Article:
Time flies and that old song keeps running through my mind "As time goes by.." and it certainly does.
The other day I was thinking about how I first became interested in history and in particular, family history - our family's history.
One day when I was in sixth grade (I won't say how long ago that was... ha!) our teacher gave us an assignment that remained with me to this very day. She said "I want you to write an essay on your family. Go talk to your grandparents and asked them about your family, where they were from and so on."
Right after school I dutifully went to visit my Mémère Lévesque (née Dumais). She was the only grandmother I could interview as my father's parents passed away when he was young so I never knew them.
Anyhow while talking with Mémère she told me that there was someone in the family who had married an "Indian Princess" - well that was of great interest to a wide eyed eleven year old. She gave me little tidbits here and there just enough to make me curious - a curiosity that would keep me collecting little pieces of information here and there over the years until as a young adult I realized that though I thought I had gathered enough information, I began to realize that there were gaps that needed to be filled. Mémère had not given me the information I really needed such as the names of her parents of and of Pépère's parents and all the pertinent information that goes with it all. At that point, I did not even know that her parents and my grandfather's parents had lived in Lawrence and were the ones who had brought them all there. I never knew my great grandparents so after a while, I was all the more intrigued.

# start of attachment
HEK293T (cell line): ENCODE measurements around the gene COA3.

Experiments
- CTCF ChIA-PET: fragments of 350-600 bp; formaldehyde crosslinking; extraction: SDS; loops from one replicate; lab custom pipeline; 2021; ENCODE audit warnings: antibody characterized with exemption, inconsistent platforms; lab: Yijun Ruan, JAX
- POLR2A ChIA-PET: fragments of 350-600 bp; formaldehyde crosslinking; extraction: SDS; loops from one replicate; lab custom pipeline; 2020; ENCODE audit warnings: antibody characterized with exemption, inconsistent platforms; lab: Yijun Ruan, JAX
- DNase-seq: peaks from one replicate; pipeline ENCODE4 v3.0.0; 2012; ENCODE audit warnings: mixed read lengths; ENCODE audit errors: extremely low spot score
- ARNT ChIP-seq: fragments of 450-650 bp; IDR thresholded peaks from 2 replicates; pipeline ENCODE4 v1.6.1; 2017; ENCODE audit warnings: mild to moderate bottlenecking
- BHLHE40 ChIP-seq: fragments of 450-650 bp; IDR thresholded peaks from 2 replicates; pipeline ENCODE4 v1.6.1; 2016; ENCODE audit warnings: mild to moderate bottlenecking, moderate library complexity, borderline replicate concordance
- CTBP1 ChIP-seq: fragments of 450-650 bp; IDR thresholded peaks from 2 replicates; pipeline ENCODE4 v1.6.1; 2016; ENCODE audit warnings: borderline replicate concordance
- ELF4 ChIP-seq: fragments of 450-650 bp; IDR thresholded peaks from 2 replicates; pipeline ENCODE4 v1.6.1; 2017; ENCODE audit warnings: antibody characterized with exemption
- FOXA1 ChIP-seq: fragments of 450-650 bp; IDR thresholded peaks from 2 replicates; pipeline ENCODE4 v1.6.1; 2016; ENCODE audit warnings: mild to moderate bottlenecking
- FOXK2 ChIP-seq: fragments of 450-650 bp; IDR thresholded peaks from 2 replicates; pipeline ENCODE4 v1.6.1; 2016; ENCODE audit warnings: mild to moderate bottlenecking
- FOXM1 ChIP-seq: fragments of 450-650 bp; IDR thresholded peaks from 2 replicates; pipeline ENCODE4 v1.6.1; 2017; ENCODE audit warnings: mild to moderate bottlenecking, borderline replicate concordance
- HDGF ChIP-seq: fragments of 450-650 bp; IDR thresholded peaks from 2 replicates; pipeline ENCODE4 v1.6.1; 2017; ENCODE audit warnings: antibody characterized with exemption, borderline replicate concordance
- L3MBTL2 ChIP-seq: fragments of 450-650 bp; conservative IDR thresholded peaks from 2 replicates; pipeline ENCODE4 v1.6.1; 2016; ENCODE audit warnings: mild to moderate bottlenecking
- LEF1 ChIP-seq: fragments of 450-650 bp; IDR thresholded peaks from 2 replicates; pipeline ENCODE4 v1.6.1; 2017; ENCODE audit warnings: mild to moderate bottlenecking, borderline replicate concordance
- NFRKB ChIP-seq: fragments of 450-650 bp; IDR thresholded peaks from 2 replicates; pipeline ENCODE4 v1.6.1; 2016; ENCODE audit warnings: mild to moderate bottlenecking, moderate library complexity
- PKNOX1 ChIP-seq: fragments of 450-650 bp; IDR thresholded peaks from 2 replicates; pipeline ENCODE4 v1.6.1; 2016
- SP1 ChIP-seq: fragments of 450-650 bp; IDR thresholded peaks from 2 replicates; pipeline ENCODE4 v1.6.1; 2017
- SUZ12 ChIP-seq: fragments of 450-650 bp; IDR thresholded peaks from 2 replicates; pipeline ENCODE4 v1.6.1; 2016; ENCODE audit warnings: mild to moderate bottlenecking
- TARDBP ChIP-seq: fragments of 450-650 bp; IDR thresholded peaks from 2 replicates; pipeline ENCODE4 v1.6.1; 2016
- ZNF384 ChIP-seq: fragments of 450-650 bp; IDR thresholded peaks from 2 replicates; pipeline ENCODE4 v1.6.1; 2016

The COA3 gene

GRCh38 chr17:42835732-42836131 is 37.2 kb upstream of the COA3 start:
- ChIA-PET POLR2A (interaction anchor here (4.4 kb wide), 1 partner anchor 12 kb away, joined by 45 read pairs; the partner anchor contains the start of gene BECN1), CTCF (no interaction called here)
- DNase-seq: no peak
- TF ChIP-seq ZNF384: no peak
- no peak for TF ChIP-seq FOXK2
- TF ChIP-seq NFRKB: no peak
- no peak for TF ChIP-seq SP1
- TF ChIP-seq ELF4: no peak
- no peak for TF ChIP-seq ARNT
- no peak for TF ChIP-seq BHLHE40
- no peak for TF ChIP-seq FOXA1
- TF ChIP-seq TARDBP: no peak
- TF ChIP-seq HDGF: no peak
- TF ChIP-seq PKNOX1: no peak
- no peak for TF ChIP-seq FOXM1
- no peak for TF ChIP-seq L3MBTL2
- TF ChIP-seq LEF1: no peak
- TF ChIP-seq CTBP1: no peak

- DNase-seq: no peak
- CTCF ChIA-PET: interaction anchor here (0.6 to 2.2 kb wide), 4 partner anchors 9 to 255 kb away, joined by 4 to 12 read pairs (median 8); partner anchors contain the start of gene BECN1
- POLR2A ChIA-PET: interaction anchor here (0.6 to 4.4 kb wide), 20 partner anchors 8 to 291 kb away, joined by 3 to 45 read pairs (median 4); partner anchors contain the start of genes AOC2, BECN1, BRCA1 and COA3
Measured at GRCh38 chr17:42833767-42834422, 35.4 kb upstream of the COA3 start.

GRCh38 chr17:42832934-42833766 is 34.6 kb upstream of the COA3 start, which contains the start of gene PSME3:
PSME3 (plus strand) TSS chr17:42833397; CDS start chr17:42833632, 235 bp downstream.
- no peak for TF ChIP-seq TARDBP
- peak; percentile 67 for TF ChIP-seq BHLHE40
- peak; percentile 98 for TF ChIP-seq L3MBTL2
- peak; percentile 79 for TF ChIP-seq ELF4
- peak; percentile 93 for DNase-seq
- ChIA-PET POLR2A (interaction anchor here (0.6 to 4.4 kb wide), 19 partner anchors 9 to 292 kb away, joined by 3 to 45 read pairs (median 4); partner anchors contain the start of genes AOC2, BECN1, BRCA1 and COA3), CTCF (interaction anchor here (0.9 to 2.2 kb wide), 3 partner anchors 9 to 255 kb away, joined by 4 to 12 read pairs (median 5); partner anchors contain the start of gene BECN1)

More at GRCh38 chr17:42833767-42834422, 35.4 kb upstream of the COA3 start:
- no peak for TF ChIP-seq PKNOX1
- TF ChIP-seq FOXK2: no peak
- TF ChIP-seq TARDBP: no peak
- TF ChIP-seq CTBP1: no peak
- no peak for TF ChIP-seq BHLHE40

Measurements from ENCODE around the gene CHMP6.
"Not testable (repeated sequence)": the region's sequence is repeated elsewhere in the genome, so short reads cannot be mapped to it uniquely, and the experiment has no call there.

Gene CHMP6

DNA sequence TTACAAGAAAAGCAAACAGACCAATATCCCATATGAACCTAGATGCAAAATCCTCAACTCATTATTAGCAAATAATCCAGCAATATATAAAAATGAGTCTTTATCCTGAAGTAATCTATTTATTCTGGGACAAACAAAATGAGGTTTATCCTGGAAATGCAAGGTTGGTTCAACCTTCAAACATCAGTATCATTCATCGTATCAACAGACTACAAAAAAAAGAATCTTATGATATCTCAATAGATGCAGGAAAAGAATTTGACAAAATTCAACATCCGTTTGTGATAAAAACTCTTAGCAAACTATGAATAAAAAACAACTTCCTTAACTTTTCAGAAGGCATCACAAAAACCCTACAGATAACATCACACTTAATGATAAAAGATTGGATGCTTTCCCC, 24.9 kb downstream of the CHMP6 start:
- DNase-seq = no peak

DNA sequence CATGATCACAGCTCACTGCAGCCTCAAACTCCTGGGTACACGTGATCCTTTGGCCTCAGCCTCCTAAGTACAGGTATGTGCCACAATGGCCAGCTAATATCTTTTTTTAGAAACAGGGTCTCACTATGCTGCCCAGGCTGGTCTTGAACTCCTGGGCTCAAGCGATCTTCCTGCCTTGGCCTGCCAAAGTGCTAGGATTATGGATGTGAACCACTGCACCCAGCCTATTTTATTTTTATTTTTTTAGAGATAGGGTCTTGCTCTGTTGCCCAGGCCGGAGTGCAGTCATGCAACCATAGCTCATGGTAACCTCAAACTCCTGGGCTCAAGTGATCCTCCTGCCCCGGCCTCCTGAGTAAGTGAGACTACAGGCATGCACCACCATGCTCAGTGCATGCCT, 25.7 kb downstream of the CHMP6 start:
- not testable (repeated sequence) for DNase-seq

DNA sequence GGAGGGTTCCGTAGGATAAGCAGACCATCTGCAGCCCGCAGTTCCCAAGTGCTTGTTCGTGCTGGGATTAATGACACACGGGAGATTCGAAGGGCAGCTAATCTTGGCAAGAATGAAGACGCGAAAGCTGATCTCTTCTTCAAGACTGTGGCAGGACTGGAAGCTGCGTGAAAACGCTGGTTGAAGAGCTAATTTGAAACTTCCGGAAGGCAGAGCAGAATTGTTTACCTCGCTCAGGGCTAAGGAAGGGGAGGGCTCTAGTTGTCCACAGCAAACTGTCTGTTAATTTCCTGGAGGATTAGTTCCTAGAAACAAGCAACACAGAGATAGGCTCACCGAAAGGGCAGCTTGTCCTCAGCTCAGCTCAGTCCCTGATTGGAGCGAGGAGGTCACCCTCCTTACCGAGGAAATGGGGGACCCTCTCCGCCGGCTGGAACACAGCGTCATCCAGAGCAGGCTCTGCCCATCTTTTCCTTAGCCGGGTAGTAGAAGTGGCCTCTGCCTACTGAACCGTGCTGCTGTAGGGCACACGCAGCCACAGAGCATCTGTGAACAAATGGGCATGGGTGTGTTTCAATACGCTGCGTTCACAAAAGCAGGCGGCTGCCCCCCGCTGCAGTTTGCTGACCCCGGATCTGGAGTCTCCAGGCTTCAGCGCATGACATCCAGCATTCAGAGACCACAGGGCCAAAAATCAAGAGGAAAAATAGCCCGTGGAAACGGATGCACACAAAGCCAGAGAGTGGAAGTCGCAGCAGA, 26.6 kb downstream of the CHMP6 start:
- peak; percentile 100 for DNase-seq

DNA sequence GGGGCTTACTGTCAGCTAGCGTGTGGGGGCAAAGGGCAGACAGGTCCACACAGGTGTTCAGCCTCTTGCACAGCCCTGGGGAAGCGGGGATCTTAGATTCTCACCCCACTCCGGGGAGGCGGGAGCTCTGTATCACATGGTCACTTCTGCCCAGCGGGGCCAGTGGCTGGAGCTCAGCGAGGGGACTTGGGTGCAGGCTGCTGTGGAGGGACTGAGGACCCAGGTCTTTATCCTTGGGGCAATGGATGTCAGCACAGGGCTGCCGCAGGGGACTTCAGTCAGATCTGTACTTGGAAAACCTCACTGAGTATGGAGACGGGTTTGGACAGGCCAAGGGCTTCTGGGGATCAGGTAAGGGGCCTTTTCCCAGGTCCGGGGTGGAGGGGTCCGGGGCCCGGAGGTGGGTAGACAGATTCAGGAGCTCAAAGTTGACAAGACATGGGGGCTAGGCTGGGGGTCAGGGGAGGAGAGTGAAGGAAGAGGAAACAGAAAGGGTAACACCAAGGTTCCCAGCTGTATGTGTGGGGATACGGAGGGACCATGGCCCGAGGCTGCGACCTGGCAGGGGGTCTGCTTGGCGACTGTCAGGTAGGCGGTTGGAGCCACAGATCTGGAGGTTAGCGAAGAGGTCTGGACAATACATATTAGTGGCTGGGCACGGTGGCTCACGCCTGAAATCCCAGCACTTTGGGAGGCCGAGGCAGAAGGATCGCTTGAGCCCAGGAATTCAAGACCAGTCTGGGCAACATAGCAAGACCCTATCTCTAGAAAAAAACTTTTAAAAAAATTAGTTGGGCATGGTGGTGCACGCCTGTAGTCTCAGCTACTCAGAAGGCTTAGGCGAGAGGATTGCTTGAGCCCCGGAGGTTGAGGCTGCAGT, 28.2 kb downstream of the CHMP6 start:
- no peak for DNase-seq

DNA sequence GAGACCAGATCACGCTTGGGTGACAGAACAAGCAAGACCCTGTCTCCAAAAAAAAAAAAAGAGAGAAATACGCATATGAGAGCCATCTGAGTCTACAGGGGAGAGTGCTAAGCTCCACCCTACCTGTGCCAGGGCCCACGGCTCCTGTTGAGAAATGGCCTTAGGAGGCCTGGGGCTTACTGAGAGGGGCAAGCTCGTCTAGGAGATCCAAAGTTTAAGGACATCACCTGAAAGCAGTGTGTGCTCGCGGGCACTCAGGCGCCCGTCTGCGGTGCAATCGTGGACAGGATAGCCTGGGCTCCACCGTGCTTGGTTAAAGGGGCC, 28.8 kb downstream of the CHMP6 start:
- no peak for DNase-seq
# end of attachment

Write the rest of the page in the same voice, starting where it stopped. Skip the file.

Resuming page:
For many years I had collected information but that information was entirely for my mother's side of the family. My mother's family was French-Canadian and my grandparents had come to Massachusetts as teenagers. Of course, as time passed and I found all of the family genealogy I realized that, as I had heard, everyone was related in one way or another.
But what of my father's family? I recalled only one conversation with my father in which he told me the names of his parents and how young he was when they died. My grandmother died at age 42. After searching for many years, I recently found a death record or my grandfather I believe who was 67 and had died just a few years after his wife. This was a second marriage for my grandfather and he was older. Between the two marriages seventeen children were born. It would be several years after my father passed away when I decided I needed to know more about his family.
I joined the American-Canadian Genealogical Society of Manchester, New Hampshire and my quest began. After three trips to the society I had pretty much lost hope of finding anything there on my grandparents. That day as I decided to call it a day I glanced over to one side of the library where odds and ends used to be placed on shelves. I strolled over there and looking through these papers and things saw a thin booklet with the title "New Bedford Births". Well when my grandparents migrated from New Brunswick, they went to New Bedford, Massachusetts. My father George and three of his siblings were born in New Bedford. I looked at that booklet for a few moments and thought "I'm foolish to think it could be this easy!" In spite of myself, I opened this typewritten booklet and there was an index in the back. I looked at the index and among the surnames were *many* entries for the LeBlanc surname and no given names were included in this index.